For several years, I’ve been on a fact-finding mission focused on the history of traditional Halloween “monsters” including their origins and evolution in folklore, literature, and pop culture.
Today, let’s take a look at ZOMBIES.
Okay, so technically mummies are more traditional as Halloween monsters than zombies. BUT as a fan of The Walking Dead, I decided to start with zombies. 🙂
Unlike with many of the Halloween creatures I’ve been researching, where various cultures across the world have some form dating back to antiquity, zombies seem to be a newer concept with roots in various spots. The word “zombie” is said to have come from “nzambi,” which in Kongo means spirit of a dead person, and also has strong ties with Haitian folklore and Voodoo.
In some versions of lore, zombies are unthinking henchmen magically controlled by some kind of human or supernatural master. However, in most popular incarnations of the concept, a zombie is a person coming back from the dead, typically with rotting flesh of some sort, and with the mindless hunger for human flesh and/or brains.
Like with Frankenstein’s monster, I originally thought zombies were a more recent monster invented in literature and blown up by pop culture. And, to some extent for the modern version that is true. However, I stumbled across a website for a class at MSU, indicating there is some evidence that earlier cultures actually believed in the dead rising from the grave, usually in a vengeful state. For example, the traditions of gravestones in some early cultures might be linked to the idea of putting a heavy item over a fresh grave to keep the dead from getting out.
Or, in some cultures, there is rumor/mythology linked to the existence of zombies. Some historians and researches even have even posited that the Mayans were destroyed by zombies. Reports of widespread cannibalism at the end of the Mayan civilization suggests something much more sinister than a simple drought or cross-tribal dispute. Bones found in and around Mayan cities show signs of being violently ripped from their sockets, and chewed to bits on the spot. Evidence has even been found of children eating their parents, and entire villages devouring themselves within a matter of days. History of Zombies, Great Discoveries in Archaeology, MSU
Unlike most of the other Halloween monsters I’ve posted (werewolves, ghosts, witches), it appears zombies don’t really crop up in wide-spread mythology or in popular books or other media until the 1900s. Earlier works, like Mary Shelly’s Frankenstein, with its reanimated man made of many parts of corpses, and various works by Edgar Allen Poe and others may have influenced the idea. H.P. Lovecraft penned stories in the 1920s and 1930s that depicted vengeful and violent undead. The movie White Zombie in 1932 is the first of its kind, but not with the undead flesh-eating kind of zombie, instead depicting the magically controlled henchmen kind.
The current pop-culture version of zombies is usually the undead mindlessly eating flesh and/or brains. These seem to have truly gotten started with the 1968 movie Night of the Living Dead. That movie was in turn partly inspired by Richard Matheson’s 1954 novel I Am Legend, later made into a film and depicting a different take on a zombie-like monster which many define as vampires more than zombies in the book. And, interestingly, the word zombie is never used in Night of the Living Dead, but was voiced later by fans.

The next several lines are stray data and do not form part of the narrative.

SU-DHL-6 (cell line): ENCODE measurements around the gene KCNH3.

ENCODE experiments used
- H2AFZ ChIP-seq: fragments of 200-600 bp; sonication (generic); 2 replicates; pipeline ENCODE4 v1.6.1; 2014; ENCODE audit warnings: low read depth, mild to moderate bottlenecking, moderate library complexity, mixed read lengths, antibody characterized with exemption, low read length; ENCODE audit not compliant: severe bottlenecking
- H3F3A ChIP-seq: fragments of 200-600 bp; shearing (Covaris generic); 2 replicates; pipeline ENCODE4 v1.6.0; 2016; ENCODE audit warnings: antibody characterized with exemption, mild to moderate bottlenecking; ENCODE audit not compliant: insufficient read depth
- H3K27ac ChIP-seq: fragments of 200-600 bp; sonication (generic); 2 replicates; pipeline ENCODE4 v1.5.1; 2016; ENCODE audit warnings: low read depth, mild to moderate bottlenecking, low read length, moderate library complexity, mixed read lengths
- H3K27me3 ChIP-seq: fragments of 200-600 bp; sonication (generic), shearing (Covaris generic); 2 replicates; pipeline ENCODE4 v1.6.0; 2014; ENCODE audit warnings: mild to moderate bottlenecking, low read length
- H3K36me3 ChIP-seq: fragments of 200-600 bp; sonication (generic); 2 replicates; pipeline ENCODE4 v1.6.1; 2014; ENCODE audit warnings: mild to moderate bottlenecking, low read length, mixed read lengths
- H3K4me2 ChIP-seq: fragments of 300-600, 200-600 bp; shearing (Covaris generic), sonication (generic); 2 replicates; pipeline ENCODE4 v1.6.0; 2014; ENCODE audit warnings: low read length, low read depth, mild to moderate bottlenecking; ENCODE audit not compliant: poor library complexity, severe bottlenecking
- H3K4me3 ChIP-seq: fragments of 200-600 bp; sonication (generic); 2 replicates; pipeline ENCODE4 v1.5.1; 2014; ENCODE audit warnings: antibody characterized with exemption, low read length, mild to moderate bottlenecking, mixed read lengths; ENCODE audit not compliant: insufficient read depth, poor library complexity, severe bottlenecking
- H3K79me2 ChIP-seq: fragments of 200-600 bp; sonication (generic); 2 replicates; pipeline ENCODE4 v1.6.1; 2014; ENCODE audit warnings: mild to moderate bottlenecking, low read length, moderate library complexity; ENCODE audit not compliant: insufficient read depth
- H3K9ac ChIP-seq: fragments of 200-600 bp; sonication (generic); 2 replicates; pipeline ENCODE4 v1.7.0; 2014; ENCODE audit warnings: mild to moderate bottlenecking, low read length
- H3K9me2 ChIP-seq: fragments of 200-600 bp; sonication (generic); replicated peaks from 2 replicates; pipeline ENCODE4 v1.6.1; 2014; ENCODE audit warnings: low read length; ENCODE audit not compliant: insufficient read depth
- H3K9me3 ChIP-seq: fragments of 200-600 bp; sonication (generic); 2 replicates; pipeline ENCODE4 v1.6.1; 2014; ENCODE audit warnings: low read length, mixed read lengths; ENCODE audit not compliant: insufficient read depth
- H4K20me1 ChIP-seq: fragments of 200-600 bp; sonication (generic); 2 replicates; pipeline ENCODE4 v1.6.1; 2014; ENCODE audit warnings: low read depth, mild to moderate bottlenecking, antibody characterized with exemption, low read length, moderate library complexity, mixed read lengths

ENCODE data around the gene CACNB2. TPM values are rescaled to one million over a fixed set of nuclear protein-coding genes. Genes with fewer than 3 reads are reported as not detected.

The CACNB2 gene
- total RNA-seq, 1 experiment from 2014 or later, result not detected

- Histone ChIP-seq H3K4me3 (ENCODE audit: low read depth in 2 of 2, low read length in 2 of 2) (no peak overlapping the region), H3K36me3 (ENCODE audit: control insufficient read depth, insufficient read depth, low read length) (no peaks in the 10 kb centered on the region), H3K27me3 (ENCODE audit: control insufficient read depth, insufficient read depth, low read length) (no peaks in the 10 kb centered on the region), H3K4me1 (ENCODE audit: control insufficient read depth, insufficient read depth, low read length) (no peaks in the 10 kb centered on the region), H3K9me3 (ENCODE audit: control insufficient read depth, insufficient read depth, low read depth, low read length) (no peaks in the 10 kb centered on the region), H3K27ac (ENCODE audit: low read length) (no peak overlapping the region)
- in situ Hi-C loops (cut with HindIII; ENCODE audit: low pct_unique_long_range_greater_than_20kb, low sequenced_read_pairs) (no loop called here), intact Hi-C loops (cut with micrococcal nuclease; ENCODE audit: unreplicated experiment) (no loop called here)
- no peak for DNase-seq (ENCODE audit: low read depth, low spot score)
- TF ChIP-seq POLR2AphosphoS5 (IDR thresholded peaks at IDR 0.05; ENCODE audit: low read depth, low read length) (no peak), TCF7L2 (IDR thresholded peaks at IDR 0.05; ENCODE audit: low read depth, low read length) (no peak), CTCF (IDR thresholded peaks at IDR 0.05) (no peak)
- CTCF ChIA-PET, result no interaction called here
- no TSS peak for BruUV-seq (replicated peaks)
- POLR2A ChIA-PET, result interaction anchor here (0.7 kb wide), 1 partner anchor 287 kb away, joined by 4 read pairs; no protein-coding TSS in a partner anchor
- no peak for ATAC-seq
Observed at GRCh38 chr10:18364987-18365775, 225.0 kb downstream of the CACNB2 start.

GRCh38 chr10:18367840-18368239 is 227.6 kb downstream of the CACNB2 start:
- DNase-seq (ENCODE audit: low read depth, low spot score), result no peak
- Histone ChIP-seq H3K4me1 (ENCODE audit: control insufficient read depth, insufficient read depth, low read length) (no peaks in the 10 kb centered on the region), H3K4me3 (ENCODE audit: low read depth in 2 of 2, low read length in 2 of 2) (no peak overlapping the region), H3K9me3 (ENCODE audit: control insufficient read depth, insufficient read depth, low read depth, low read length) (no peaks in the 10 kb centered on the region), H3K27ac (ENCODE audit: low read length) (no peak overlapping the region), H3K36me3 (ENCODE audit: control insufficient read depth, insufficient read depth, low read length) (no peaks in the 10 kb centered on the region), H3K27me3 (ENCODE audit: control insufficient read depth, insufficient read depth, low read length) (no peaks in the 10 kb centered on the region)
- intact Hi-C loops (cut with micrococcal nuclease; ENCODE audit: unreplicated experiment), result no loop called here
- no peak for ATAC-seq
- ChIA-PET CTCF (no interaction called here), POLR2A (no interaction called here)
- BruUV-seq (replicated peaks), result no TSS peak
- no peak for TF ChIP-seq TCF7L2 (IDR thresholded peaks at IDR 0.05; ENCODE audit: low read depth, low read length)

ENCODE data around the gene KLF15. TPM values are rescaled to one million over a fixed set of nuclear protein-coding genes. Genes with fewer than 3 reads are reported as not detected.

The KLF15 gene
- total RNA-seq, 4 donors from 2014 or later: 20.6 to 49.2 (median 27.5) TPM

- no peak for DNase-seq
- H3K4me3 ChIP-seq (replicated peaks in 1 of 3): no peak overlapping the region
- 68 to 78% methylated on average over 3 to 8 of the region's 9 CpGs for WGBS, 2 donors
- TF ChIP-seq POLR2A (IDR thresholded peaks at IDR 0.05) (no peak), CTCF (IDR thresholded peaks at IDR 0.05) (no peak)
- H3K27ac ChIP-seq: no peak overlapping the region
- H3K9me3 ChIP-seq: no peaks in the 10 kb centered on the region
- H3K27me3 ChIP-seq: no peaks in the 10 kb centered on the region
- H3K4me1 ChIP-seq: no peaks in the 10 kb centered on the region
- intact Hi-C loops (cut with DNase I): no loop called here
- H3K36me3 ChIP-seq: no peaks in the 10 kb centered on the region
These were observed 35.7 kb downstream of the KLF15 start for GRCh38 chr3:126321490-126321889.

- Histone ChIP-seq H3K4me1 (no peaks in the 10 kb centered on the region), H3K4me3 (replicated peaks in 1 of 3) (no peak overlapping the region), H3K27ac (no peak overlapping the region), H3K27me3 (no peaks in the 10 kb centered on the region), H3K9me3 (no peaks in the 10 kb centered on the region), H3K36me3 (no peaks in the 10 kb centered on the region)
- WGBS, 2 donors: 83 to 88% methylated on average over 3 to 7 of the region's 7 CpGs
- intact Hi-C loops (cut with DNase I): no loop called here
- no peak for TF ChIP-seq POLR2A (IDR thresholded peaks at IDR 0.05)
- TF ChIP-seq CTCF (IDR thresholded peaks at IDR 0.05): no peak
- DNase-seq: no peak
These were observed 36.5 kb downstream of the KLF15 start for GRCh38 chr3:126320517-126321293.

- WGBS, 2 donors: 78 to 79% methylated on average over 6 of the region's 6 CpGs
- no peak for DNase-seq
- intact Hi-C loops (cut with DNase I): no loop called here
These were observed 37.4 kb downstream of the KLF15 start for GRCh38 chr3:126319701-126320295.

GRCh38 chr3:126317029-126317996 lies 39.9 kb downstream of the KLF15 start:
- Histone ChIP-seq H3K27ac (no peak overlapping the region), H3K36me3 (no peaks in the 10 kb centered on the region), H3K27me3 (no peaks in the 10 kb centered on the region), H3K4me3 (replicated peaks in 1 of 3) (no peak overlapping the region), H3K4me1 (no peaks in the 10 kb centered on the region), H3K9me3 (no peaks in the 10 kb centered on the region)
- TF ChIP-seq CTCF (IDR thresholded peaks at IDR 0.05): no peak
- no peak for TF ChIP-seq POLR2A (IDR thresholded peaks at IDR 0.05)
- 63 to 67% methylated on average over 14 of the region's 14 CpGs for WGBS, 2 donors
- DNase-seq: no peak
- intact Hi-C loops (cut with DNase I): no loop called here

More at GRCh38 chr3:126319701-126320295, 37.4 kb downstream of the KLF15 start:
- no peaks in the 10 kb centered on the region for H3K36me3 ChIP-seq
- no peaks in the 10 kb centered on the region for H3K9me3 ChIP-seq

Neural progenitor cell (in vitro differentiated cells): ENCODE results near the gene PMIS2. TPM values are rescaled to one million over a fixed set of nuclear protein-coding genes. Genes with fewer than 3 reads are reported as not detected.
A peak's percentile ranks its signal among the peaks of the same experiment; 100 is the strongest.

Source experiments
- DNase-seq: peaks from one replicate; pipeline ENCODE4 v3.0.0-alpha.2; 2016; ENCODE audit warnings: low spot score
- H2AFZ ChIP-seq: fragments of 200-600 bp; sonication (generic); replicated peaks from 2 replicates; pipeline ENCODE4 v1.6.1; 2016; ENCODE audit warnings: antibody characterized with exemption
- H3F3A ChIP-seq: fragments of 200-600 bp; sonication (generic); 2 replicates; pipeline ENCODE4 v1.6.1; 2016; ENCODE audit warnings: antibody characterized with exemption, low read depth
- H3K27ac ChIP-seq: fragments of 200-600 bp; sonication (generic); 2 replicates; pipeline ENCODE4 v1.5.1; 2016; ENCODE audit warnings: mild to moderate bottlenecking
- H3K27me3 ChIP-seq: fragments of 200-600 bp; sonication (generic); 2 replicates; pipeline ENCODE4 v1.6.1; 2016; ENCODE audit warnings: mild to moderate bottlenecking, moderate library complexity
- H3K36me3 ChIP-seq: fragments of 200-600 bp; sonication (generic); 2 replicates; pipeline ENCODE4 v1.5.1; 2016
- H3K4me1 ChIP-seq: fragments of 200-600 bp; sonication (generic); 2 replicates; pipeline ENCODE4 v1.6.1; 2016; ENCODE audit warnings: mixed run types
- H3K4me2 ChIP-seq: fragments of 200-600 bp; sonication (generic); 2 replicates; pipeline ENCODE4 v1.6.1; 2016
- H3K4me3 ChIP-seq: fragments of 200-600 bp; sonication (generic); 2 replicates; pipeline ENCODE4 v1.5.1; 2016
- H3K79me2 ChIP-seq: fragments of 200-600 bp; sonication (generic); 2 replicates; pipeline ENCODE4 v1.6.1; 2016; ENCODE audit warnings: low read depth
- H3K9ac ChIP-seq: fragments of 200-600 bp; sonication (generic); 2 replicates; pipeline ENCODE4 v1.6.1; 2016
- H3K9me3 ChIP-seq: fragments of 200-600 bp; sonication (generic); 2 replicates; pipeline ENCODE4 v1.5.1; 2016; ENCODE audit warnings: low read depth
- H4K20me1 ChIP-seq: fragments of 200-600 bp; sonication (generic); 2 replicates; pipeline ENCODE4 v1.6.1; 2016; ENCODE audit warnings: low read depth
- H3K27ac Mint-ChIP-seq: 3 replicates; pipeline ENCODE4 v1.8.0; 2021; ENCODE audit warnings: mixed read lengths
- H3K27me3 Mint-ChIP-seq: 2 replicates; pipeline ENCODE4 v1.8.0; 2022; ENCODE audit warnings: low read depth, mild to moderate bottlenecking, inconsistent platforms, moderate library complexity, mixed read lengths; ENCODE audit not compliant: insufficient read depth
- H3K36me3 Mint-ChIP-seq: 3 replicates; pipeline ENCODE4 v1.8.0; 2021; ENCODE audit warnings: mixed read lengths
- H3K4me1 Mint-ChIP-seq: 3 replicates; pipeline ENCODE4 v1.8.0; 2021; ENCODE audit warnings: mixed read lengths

Obviously zombies have grown in popularity since the 1960s in may forms of media including massively popular movies, TV shows, comics, video games, and books. Most everyone has heard of titles like The Walking Dead, 28 Days Later, Shaun of the Dead, Resident Evil, Pride & Prejudice & Zombies, and on and on. Even music videos…Michael Jackson’s Thriller video had dancing zombies.
Heck, even the romance industry is trying to get in on the phenomenon.
As a paranormal romance author and a die-heard Walking Dead fan, I love the concept. However, I’ll be honest, I find it difficult to see romance in zombie lore in terms of the monster becoming a romantic hero or heroine. Unlike other monsters such as werewolves, vampires, ghosts, and yes, even Frankenstein’s monster, which pop culture has glamorized, humanized, and romanticized with arguable success, there is little I can find as romantic or sexy about a rotting corpse mindlessly trying to eat flesh or brains. In the movie Warm Bodies, they did sort of manage it, but even then, they had to bring him back to a more human state.
So in the case of this Halloween monster, my opinion is the zombie must remain a monster. The romance will have to be found among the surviving humans. (Dear Walking Dead producers and writers Gimple & Kirkman I’m talking to you. Lets please get Daryl a girlfriend! She must be equally bad-ass, and don’t kill her off 3 episodes later.)
By the way, for you zombie apocalypse fans out there, check out this fabulous article on the best U.S. cities for surviving. Being in Texas, it looks like my best local chance is Houston. But, not being a big fan of the humidity there and the tendency to get hit with hurricanes, I’m thinking my family might just have to risk it and make a trek for Denver. 🙂
Looking for some gruesomely great zombie-related romances? Check these out…
- Pride & Prejudice & Zombies by Seth Grahame-Smith
- Warm Bodies by Isaac Marion
- Alice in Zombieland by Gena Showalter
- Hollowland by Amanda Hocking
- Bloody Sunrise by Gwendolyn Harper
Interested in the history and evolution of other traditional Halloween “monsters” in folklore, literature, and pop culture? Check out my other posts…